After two years touring their last project, Oysterband is now very happy to announce a new studio album, Diamonds In The Water (released 17 February 2014), their first new collection of original songs in seven years.
“It was time”, says fiddler Ian Telfer, “to get back to some of the other things we do best – make new music and get out there on the road.”
Singer John Jones took time from the studio to talk here about the new album:
“After Ragged Kingdom, which was a kind of re-immersion in traditional song”, he says, “it seemed so important to us to get back to working on our song-writing skills in the light of that. We’ve loved every bit of the collaborative projects, which include the Big Session Festival too, of course – but the writing is a vital part of our growth and continuity as a band. And if we can give a little back to the folk tradition, so much the better”.
These are the first Oysterband recordings since the departure of Ray “Chopper” Cooper to pursue a solo career. Al Scott, the band’s long-time producer, has stepped in on bass and mandolin, and, says John, “with the power and inventiveness of Dil [Davies]’s drumming, our sound has become simpler and punchier, as it was in the early days. Over a summer of great festivals, including Glastonbury, we stripped the sound down and went for it, with Al and Ian singing more to support guitarist Alan Prosser’s backing vocals. We all had to dig deep to make something new. And it has had a great reaction”.
“The song-writing has certainly begun to flow. We’re searching as usual for uplift in the melodies and insight in the words… and there’s maybe an element of the autobiographical this time round. The writing has had the effect of throwing Alan, Ian and myself back together again as the main creative focus of the group. Not an easy thing when, after so many years, the cushioning and supportive mortar of Chopper and June is taken away from between three sharp‐edged stones! Thankfully there was little sound of grinding – we do understand where each other’s songs come from”.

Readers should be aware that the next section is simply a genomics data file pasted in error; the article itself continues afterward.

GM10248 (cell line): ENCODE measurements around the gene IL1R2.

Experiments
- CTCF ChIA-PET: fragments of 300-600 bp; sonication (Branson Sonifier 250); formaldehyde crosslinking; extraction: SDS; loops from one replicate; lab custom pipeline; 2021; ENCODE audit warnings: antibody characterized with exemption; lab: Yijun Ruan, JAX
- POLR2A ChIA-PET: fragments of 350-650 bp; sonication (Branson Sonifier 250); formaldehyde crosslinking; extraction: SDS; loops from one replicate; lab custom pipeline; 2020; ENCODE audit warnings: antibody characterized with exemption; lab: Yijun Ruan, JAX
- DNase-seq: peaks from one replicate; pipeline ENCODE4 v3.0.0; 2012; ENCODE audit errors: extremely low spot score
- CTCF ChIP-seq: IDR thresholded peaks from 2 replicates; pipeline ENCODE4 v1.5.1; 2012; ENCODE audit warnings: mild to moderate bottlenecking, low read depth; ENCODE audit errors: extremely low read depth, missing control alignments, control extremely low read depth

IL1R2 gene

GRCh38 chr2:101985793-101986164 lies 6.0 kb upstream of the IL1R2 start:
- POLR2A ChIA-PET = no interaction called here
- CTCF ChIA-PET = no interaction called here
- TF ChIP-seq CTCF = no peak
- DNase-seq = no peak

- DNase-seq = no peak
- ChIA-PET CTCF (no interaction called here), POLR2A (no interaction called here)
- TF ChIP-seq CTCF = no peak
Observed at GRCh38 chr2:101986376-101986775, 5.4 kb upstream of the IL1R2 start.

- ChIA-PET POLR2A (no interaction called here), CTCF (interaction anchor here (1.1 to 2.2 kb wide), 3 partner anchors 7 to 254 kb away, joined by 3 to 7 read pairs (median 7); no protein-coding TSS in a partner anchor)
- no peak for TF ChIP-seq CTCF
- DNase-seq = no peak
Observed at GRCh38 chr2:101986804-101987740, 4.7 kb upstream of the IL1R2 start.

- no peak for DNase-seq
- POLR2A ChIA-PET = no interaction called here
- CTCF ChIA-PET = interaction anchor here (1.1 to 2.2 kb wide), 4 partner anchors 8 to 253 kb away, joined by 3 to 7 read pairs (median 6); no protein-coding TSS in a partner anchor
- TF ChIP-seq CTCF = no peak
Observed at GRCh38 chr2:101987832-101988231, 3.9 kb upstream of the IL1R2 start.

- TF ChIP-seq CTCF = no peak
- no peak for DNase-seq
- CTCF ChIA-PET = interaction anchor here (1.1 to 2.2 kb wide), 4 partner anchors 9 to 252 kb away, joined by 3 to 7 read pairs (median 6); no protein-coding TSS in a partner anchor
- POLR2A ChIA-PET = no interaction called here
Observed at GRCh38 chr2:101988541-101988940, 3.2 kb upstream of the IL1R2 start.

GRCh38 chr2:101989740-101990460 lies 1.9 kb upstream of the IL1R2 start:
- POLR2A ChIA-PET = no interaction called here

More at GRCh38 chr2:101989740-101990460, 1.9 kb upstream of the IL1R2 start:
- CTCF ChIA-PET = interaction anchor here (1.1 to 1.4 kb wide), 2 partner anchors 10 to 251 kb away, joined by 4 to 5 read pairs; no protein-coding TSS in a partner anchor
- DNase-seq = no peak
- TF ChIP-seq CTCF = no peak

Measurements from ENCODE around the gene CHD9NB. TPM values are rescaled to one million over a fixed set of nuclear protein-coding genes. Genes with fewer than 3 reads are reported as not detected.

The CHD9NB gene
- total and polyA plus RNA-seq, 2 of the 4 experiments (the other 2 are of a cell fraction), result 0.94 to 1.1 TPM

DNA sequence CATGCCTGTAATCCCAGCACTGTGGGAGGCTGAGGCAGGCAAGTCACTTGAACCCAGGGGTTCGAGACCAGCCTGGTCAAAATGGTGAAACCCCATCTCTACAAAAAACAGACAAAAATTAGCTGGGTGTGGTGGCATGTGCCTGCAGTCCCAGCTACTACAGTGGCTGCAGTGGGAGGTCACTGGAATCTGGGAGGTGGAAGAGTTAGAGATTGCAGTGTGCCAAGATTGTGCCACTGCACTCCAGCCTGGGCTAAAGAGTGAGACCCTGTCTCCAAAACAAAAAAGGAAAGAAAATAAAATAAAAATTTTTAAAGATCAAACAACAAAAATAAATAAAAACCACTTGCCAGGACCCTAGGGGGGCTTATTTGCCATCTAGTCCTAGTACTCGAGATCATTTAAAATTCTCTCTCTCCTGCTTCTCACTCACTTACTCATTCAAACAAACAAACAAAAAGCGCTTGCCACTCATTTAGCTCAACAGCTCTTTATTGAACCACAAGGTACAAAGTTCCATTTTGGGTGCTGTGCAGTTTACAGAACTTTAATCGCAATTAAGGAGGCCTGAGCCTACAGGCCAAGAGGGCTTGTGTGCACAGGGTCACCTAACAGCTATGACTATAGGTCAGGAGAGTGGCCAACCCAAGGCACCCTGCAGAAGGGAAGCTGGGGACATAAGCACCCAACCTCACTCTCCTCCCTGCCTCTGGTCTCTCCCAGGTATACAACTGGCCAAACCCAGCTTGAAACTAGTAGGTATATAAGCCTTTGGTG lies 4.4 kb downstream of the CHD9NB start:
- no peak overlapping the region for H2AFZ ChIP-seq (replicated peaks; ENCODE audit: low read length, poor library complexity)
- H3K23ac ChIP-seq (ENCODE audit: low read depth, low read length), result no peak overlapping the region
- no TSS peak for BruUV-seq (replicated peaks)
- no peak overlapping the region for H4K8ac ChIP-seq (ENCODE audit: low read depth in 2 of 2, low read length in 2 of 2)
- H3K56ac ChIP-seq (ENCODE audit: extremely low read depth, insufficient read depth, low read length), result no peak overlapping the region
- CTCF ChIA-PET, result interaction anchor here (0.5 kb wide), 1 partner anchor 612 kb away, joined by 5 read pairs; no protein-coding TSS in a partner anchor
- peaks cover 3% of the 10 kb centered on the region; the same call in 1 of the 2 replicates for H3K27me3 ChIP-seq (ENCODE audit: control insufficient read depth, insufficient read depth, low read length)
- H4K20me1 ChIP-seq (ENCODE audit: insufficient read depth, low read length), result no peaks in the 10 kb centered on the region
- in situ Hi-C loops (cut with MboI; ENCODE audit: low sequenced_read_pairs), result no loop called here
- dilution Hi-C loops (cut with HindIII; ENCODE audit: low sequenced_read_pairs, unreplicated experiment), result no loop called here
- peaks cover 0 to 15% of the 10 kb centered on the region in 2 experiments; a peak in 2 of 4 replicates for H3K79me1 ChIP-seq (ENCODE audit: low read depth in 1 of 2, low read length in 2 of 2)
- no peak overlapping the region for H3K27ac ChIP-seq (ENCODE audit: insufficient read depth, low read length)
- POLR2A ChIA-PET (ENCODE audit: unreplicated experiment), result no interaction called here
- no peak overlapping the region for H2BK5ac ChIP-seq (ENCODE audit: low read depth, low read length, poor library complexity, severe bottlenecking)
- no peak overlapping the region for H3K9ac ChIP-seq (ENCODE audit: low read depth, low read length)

“As usual we recorded in Brighton, where we can draw on the skills of many friends, quite an impressive bunch actually” – including Adrian Oxaal, “a Brighton mate”, former lead guitarist with the band James, but also a fine cellist. Adrian will be appearing on the album tours. Rowan Godel, who often sings on John’s ‘walking tours’, came in and added “an emotional vulnerability” to some songs as well as “an uninhibited quality when she soars”. Lyndsey Oliver played double bass “to give us that warmth and swing at the bottom end”. Ex-Oysterband drummer Lee Partis even dropped in and added his distinctive high harmonies to a couple of tracks, and Pete Davison (trumpet), Eira Owen (French horn) and Sarah Leeves (euphonium) contributed splashes of brass.
What has emerged with these new recordings is a feeling of warmth, both musical and personal, that makes the songs come alive. “We had sessions where we all just gathered around two microphones. It has a wonderful sound and this ‘choir’ of varied voices has become an essential part of the album.”